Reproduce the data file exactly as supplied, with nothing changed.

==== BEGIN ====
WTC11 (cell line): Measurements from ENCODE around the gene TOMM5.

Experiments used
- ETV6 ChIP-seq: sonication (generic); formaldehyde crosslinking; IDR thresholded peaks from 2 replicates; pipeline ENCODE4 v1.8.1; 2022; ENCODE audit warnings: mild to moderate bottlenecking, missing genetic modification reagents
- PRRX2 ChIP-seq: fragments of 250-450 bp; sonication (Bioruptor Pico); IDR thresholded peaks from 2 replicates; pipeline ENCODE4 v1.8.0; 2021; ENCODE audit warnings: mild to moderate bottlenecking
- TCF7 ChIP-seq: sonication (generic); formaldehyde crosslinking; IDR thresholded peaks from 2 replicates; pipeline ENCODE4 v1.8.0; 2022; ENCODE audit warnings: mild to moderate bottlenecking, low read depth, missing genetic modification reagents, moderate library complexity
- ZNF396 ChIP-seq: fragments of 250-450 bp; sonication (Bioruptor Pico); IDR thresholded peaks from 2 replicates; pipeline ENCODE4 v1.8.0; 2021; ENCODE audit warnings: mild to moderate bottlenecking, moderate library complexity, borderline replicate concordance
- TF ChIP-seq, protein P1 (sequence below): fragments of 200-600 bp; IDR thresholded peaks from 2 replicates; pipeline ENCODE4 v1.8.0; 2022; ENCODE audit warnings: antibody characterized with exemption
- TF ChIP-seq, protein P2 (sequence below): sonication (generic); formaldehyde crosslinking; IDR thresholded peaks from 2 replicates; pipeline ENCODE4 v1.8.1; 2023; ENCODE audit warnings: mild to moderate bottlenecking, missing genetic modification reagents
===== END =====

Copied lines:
WTC11 (cell line): Measurements from ENCODE around the gene TOMM5.

Experiments used
- ETV6 ChIP-seq: sonication (generic); formaldehyde crosslinking; IDR thresholded peaks from 2 replicates; pipeline ENCODE4 v1.8.1; 2022; ENCODE audit warnings: mild to moderate bottlenecking, missing genetic modification reagents
- PRRX2 ChIP-seq: fragments of 250-450 bp; sonication (Bioruptor Pico); IDR thresholded peaks from 2 replicates; pipeline ENCODE4 v1.8.0; 2021; ENCODE audit warnings: mild to moderate bottlenecking
- TCF7 ChIP-seq: sonication (generic); formaldehyde crosslinking; IDR thresholded peaks from 2 replicates; pipeline ENCODE4 v1.8.0; 2022; ENCODE audit warnings: mild to moderate bottlenecking, low read depth, missing genetic modification reagents, moderate library complexity
- ZNF396 ChIP-seq: fragments of 250-450 bp; sonication (Bioruptor Pico); IDR thresholded peaks from 2 replicates; pipeline ENCODE4 v1.8.0; 2021; ENCODE audit warnings: mild to moderate bottlenecking, moderate library complexity, borderline replicate concordance
- TF ChIP-seq, protein P1 (sequence below): fragments of 200-600 bp; IDR thresholded peaks from 2 replicates; pipeline ENCODE4 v1.8.0; 2022; ENCODE audit warnings: antibody characterized with exemption
- TF ChIP-seq, protein P2 (sequence below): sonication (generic); formaldehyde crosslinking; IDR thresholded peaks from 2 replicates; pipeline ENCODE4 v1.8.1; 2023; ENCODE audit warnings: mild to moderate bottlenecking, missing genetic modification reagents